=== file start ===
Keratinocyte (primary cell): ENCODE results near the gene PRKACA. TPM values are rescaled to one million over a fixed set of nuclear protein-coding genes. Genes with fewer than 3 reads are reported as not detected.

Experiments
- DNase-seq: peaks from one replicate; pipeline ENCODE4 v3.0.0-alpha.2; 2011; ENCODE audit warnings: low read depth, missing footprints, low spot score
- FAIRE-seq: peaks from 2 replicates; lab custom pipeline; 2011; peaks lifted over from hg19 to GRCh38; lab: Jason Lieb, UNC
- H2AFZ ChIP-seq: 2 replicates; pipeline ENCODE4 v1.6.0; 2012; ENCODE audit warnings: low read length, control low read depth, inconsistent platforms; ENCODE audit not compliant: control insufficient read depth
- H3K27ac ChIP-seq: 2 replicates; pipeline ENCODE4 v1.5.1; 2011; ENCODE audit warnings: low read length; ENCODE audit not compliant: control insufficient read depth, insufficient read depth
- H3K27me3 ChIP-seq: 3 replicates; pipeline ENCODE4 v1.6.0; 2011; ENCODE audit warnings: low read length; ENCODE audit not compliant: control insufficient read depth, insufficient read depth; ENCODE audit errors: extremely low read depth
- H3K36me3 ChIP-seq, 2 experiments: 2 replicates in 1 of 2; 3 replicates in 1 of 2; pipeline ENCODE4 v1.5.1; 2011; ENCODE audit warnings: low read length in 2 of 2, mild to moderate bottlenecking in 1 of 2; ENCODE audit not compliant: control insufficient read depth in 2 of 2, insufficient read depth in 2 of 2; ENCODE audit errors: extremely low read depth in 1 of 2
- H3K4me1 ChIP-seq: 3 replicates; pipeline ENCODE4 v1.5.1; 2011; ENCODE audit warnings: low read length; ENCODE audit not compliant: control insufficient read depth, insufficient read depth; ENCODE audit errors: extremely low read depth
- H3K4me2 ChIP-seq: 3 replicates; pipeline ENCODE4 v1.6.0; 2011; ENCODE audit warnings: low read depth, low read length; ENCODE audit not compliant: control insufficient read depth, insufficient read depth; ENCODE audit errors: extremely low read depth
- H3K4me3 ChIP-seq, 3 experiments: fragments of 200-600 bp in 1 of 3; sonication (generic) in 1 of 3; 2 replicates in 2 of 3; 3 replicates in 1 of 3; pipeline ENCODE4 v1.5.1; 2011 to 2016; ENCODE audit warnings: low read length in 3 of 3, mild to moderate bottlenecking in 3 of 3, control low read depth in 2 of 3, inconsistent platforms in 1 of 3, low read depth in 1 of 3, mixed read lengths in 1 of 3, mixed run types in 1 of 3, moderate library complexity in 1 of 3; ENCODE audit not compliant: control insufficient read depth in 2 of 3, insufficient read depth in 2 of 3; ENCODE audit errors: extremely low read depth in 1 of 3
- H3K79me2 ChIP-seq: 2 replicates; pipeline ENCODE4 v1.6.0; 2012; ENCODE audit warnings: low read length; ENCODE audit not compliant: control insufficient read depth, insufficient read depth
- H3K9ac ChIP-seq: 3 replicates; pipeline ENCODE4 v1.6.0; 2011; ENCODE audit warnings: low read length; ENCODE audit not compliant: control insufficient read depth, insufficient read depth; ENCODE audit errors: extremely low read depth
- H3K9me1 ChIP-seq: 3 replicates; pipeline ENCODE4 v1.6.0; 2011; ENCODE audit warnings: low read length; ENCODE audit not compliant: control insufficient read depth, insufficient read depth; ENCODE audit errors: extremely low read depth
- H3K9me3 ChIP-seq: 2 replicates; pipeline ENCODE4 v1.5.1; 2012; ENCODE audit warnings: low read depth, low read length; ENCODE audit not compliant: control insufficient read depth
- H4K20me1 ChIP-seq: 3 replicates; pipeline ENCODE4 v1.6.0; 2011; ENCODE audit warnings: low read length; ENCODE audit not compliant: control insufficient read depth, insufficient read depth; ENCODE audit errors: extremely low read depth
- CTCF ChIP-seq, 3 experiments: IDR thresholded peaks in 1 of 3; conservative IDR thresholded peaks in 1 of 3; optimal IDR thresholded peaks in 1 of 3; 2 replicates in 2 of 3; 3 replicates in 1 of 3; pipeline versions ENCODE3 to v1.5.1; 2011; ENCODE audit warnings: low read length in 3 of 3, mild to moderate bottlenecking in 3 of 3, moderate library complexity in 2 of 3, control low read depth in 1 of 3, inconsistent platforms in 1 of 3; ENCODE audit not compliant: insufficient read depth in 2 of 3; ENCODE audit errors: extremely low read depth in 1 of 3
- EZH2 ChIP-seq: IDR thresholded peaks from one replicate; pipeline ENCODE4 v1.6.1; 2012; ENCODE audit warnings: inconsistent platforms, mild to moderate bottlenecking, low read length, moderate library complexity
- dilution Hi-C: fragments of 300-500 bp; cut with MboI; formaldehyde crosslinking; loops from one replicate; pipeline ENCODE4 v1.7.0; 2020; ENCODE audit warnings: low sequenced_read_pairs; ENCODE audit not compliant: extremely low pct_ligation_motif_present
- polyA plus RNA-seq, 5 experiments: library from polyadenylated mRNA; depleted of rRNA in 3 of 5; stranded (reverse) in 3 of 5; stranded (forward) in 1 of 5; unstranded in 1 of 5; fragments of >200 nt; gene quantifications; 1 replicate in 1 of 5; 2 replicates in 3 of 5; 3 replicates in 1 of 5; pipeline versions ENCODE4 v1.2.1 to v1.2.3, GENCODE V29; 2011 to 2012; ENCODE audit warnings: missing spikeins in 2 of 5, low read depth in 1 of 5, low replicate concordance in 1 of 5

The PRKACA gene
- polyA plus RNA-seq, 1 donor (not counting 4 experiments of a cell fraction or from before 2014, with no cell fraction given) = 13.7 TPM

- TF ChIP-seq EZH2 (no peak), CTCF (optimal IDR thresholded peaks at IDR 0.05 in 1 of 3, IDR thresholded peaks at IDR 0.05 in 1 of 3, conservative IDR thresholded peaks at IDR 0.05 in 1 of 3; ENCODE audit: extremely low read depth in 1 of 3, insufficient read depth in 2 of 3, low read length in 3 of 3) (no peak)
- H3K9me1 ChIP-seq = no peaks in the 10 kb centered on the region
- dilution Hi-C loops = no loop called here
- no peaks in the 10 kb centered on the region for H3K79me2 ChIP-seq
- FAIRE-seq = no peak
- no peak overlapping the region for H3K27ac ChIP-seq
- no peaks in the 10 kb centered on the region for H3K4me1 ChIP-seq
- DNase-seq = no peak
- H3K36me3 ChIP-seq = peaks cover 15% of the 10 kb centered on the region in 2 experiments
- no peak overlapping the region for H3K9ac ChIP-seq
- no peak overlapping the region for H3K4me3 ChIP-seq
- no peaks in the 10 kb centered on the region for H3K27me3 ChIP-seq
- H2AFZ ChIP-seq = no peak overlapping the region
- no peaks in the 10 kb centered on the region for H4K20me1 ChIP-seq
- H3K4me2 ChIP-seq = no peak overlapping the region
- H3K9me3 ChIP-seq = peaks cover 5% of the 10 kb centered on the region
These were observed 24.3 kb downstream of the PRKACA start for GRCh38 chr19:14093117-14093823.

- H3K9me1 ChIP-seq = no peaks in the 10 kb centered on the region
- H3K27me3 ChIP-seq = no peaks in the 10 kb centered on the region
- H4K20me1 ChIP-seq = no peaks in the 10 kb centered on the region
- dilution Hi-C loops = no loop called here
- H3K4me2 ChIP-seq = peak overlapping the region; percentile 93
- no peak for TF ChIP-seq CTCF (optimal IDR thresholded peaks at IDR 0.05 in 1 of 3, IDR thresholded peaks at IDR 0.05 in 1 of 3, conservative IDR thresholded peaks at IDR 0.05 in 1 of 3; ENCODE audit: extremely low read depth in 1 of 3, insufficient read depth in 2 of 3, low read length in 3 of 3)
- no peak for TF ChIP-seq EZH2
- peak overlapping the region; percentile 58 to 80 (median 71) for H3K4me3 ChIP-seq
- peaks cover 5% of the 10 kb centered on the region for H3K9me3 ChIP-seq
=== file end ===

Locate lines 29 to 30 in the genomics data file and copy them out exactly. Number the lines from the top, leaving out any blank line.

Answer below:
- no peaks in the 10 kb centered on the region for H3K4me1 ChIP-seq
- DNase-seq = no peak